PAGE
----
Allegations Of Ineffective Assistance Of Counsel Against Law Society Duty Counsel Dismissed

Law FirmGardiner Roberts LLP
Subject MatterLitigation, Mediation & Arbitration, Trials & Appeals & Compensation
AuthorMr James R.G. Cook
Published date05 April 2023

Lawyers facing disciplinary proceedings before the Law Society of Ontario may have duty counsel appointed to represent their interests. A Divisional Court decision shows that duty counsel have the same obligations of competence as any other lawyer retained to act in a matter and may be subject to the same scrutiny for whether their representation of the lawyer was effective in the circumstances: Deokaran v. Law Society of Ontario, 2023 ONSC 1702 (CanLII).

In the discipline proceedings at issue, the Law Society alleged that the lawyer had engaged in professional misconduct in failing to reply promptly and completely to the Law Society's communications in connection with two separate investigations. There was no dispute that the Law Society's investigator had sent the lawyer a number of letters requesting information in the two investigations, and set a final deadline to respond for June 11, 2018.

The lawyer's position was that she had provided a comprehensive response to the Law Society by letter which she personally delivered to the Law Society mailroom on the June 11, 2018 deadline. This position was advanced in an affidavit signed by the lawyer and dated August 22, 2018, with a copy of her response materials attached as an exhibit.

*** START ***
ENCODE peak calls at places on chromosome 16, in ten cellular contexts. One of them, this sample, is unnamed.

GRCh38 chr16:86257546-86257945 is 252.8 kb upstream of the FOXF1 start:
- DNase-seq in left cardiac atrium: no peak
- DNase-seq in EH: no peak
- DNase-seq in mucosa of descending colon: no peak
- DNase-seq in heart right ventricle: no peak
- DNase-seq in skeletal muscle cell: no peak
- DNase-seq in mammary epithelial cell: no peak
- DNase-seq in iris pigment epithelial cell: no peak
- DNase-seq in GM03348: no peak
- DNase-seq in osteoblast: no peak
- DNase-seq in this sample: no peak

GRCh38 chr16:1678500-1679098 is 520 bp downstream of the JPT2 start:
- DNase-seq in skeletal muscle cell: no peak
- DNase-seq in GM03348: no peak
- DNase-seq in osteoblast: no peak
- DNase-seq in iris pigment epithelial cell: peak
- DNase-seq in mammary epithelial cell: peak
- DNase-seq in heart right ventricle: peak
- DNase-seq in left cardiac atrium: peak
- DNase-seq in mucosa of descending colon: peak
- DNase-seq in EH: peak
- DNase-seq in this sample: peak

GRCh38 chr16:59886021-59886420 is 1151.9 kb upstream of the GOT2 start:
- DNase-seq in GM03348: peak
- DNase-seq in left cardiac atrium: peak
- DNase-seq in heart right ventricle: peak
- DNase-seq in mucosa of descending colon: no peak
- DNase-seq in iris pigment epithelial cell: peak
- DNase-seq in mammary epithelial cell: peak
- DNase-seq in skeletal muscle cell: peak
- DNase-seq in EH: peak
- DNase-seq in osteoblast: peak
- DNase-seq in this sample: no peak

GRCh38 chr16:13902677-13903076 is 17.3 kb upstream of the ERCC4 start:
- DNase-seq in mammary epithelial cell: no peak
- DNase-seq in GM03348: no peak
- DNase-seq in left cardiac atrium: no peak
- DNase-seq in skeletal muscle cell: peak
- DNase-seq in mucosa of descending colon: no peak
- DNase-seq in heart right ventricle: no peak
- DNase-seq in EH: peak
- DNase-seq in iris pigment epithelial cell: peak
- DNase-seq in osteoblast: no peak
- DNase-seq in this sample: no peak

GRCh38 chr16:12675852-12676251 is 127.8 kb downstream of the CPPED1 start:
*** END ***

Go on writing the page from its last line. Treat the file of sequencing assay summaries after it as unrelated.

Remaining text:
In response, the Law Society filed reply material on August 23, 2018, including evidence about its mailroom practices and copies of e-mail exchanges between the investigator and the lawyer. The Law Society's position was that the lawyer did not deliver her response on June 11, 2018, and that the first time the lawyer claimed to have delivered the material was actually when she served her affidavit on August 22, 2018.

The Law Society further took the position that even if the response was delivered on June 11, 2018, the lawyer's response was inadequate and did not amount to a defence to the allegations.

At the discipline hearing conducted on August 24, 2018, the lawyer was represented by duty counsel. At the commencement of the hearing, duty counsel consented to the filing of the Law Society's reply evidence and confirmed, on the record and in the lawyer's presence, that the lawyer had instructed him to proceed and was not requesting an adjournment.

The primary dispute at the hearing was factual, namely did the lawyer deliver her response to the Law Society mailroom on June 11, 2018? The Hearing Division heard evidence on this issue and rejected the lawyer's defence. The adjudicator made adverse findings regarding the lawyer's...

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